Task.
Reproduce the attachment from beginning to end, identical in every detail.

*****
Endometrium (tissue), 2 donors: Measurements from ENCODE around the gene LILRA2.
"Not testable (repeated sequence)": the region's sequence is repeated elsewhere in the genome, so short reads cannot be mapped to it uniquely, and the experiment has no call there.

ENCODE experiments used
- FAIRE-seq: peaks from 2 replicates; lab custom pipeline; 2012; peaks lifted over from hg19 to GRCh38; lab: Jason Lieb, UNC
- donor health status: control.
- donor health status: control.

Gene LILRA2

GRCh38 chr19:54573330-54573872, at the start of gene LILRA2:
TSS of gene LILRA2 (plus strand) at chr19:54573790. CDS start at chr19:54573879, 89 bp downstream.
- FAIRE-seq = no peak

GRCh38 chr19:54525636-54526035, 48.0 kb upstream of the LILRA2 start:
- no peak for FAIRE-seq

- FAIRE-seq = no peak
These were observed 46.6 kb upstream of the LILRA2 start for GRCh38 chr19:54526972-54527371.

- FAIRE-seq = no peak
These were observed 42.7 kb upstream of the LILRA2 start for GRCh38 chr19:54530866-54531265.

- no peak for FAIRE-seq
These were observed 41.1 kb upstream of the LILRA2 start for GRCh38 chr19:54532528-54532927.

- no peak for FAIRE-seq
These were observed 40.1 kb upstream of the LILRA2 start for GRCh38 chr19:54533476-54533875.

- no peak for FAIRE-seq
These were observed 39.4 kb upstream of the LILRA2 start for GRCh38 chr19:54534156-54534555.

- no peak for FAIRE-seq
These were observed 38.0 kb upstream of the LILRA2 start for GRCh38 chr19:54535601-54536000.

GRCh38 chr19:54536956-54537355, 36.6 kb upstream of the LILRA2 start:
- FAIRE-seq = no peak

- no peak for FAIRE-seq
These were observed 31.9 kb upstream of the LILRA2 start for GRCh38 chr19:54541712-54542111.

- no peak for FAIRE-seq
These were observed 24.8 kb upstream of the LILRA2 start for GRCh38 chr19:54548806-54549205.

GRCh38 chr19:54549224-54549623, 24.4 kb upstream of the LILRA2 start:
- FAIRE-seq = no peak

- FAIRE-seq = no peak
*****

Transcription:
Endometrium (tissue), 2 donors: Measurements from ENCODE around the gene LILRA2.
"Not testable (repeated sequence)": the region's sequence is repeated elsewhere in the genome, so short reads cannot be mapped to it uniquely, and the experiment has no call there.

ENCODE experiments used
- FAIRE-seq: peaks from 2 replicates; lab custom pipeline; 2012; peaks lifted over from hg19 to GRCh38; lab: Jason Lieb, UNC
- donor health status: control.
- donor health status: control.

Gene LILRA2

GRCh38 chr19:54573330-54573872, at the start of gene LILRA2:
TSS of gene LILRA2 (plus strand) at chr19:54573790. CDS start at chr19:54573879, 89 bp downstream.
- FAIRE-seq = no peak

GRCh38 chr19:54525636-54526035, 48.0 kb upstream of the LILRA2 start:
- no peak for FAIRE-seq

- FAIRE-seq = no peak
These were observed 46.6 kb upstream of the LILRA2 start for GRCh38 chr19:54526972-54527371.

- FAIRE-seq = no peak
These were observed 42.7 kb upstream of the LILRA2 start for GRCh38 chr19:54530866-54531265.

- no peak for FAIRE-seq
These were observed 41.1 kb upstream of the LILRA2 start for GRCh38 chr19:54532528-54532927.

- no peak for FAIRE-seq
These were observed 40.1 kb upstream of the LILRA2 start for GRCh38 chr19:54533476-54533875.

- no peak for FAIRE-seq
These were observed 39.4 kb upstream of the LILRA2 start for GRCh38 chr19:54534156-54534555.

- no peak for FAIRE-seq
These were observed 38.0 kb upstream of the LILRA2 start for GRCh38 chr19:54535601-54536000.

GRCh38 chr19:54536956-54537355, 36.6 kb upstream of the LILRA2 start:
- FAIRE-seq = no peak

- no peak for FAIRE-seq
These were observed 31.9 kb upstream of the LILRA2 start for GRCh38 chr19:54541712-54542111.

- no peak for FAIRE-seq
These were observed 24.8 kb upstream of the LILRA2 start for GRCh38 chr19:54548806-54549205.

GRCh38 chr19:54549224-54549623, 24.4 kb upstream of the LILRA2 start:
- FAIRE-seq = no peak

- FAIRE-seq = no peak